It look's like you don't have Adobe Flash Player installed. Get it now.
Missouri State Treasurer Clint Zweifel stopped in Springfield Tuesday at Roundtree Elementary School to talk with some of the students and their parents about saving money for college. KSMU’s Justin Lux was there and has the report.
[Natural Sound of Children Playing]
When children are young it’s all fun and games. The students in one of Roundtree Elementary’s PE classes were having a blast with a few basketballs before the special guest arrived. For them, saving for college is the last thing they care about. But as a parent your child’s college education is always in the back of your mind.
As part of College Savings Month, State Treasurer Clint Zweifel came to Roundtree Elementary School to discuss the state’s MOST 529 College Savings Plan. That’s a state sponsored program that allows parents to save up for their children’s higher education costs.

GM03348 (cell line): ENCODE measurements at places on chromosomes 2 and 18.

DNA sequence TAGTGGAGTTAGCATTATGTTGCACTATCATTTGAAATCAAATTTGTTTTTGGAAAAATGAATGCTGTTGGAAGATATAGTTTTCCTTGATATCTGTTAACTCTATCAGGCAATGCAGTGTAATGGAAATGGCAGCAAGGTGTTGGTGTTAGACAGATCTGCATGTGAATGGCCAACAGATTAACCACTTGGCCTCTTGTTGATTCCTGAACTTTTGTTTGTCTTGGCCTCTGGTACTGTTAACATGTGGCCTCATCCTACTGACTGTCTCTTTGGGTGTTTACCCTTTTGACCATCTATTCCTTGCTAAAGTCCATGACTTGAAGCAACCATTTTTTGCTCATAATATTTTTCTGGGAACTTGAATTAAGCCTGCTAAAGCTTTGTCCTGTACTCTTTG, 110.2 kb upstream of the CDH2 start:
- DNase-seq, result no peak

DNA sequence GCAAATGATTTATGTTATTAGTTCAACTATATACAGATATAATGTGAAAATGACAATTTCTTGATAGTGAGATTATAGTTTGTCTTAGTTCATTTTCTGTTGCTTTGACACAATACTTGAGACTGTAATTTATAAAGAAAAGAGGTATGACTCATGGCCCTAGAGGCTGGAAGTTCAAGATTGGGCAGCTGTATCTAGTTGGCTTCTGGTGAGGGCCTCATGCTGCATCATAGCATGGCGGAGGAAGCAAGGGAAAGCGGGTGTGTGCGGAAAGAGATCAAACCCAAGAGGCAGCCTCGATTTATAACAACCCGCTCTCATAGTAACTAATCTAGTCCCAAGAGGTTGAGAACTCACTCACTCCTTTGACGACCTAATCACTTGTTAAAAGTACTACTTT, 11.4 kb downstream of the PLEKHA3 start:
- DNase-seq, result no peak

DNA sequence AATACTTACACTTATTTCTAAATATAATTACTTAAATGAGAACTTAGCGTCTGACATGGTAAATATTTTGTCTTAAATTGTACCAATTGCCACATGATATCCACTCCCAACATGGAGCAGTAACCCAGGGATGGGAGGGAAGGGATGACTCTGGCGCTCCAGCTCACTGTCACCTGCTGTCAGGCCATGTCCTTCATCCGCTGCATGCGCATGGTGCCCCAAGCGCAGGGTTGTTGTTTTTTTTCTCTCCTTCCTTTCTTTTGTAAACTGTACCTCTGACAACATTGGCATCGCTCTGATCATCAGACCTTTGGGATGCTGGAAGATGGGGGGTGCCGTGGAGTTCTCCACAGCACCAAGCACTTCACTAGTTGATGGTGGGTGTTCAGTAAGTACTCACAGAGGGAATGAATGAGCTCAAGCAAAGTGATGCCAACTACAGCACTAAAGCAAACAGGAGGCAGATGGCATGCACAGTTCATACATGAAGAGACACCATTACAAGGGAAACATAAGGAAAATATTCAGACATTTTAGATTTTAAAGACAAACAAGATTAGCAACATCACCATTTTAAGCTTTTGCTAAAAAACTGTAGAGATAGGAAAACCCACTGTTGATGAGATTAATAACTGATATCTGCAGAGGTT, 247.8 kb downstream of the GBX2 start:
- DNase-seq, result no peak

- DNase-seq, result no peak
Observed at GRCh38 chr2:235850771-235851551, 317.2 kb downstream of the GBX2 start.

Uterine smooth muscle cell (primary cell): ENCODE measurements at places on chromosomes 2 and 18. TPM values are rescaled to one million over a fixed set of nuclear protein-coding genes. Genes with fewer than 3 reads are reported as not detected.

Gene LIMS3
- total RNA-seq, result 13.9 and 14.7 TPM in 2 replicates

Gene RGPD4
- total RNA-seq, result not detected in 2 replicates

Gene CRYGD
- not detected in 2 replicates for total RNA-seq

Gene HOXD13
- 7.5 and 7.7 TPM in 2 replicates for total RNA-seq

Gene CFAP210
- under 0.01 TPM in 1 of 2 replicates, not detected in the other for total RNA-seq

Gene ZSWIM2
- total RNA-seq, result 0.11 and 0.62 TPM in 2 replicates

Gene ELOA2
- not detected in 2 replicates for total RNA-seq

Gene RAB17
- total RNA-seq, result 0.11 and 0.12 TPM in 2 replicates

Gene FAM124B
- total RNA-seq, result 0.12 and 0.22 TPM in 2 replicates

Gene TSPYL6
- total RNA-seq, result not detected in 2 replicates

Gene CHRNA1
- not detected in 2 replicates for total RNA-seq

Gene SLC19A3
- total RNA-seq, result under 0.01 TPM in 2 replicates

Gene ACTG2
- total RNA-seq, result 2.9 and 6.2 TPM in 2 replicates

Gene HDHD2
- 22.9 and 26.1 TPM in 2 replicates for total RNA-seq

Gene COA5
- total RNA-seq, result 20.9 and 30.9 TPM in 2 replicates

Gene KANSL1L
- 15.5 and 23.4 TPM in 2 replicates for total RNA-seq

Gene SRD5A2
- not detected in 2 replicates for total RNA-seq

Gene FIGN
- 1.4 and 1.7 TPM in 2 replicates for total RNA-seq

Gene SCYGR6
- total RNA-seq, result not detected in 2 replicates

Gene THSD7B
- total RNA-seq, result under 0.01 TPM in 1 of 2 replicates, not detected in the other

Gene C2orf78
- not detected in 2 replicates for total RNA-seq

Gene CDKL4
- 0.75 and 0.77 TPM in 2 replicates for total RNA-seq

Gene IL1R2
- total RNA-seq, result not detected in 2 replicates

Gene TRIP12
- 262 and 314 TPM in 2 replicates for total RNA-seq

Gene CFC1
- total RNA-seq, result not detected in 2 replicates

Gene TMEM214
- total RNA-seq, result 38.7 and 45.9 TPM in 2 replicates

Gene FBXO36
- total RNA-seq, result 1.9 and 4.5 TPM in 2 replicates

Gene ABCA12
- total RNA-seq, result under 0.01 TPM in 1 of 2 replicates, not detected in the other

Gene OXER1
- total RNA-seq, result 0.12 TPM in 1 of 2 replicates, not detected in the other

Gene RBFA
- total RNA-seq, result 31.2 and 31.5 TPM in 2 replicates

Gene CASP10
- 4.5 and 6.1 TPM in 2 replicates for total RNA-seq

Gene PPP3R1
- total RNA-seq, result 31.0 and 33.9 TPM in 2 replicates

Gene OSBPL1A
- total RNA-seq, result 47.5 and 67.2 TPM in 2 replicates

Through the program, parents can open an account with as little as $25 and add as often or as much as they can afford each month. Zweifel says, with the college savings plan, you’d be surprised how quickly the money can add up.
“One of the great stories of Missouri MOST is that small investments really do make a big impact. The college and the cost of college is often daunting for many families, but when you think in terms of small investments over a long period of time, parents can make a real impact,” Zweifel says.
Zweifel sat down with a few of the third and fourth grade students and discovered that some children have already begun to look toward the future.
Zweifel: Do you guys have ideas on what you want to be when you grow up? Who has a strong idea?
Student: I wanna be a photographer.
Zweifel: A photographer! So what are you doing to get prepared for that?
The money in the account will not be subject to any federal or Missouri state income taxes and will not affect a student’s ability to receive scholarships.
The plan has already begun to take off. In southwest Missouri, nearly 8,000 accounts have already been opened, totaling more than $73 million in future college funds.
For KSMU News, I’m Justin Lux.